Whether the buns I produced are anything like the ones produced in 1650 one will never know. They were jolly tasty, but not sufficiently so to warrant all the time consuming ‘Manchet’ preparation. Was this time consuming method and relatively high-end ingredients an indication of ones status? If I were making this again I would just use wholewheat breadcrumbs! The curd making was fun. I quite fancy making some cheese of a cheddar type…
On reading the next section you will notice that it refers to manchet as being a medieval / tudor fare. Does that indicate that this recipe had earlier origins and was a sufficient favourite to be copied in to this much later volume?
More on Manchet
For much of Britain’s history most bread was commonly made from a mixture of a coarse flour, often rye or barley. This was Maslin Bread, and it fed the lowest classes in Medieval society, and also made the trencher (bread plates) used in feasts to eat food off.
The exception to this was bread for the privileged few, made of double boulted (sieved through a cloth) stoneground wheat. This bread was Manchet, or Pandemain (lord’s bread) and was some of the best quality leaven bread eaten in Medieval and Tudor Britain.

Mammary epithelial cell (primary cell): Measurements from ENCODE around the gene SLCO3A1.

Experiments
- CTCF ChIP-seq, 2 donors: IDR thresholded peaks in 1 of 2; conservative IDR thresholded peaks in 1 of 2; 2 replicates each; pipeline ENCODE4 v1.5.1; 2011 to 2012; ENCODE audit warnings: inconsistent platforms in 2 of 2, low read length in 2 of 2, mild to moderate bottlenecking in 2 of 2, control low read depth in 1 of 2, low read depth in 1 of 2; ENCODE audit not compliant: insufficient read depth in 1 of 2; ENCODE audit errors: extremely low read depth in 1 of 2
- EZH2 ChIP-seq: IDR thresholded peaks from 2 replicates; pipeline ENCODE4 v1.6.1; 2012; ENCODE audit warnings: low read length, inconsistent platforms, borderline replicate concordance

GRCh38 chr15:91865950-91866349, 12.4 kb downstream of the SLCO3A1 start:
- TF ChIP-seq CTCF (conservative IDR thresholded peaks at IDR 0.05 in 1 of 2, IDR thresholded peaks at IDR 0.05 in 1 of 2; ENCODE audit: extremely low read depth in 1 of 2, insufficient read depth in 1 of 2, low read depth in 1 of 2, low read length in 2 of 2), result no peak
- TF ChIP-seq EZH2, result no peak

Yet it also needs to be remembered that Medieval milling and boulting methods were never wholly successful in removing all of the bran from the ground wheat grain, even the best flour produced was an ‘off-white’ flour, rather than the pure white flour produced today by modern industrial roller milling and boulting methods.
Even so, this whiter manchet flour was desired by the rich upper classes because it made a lighter loaf, of finer texture. It was also far more expensive than mixed grain breads because it involved additional costs and labour and because a proportion of the grain (the larger bran particles etc.) was discarded in the boulting process, so that more grain was needed to produce the same amount of flour. Therefore this whiter, finer bread was a status symbol for those who could afford it.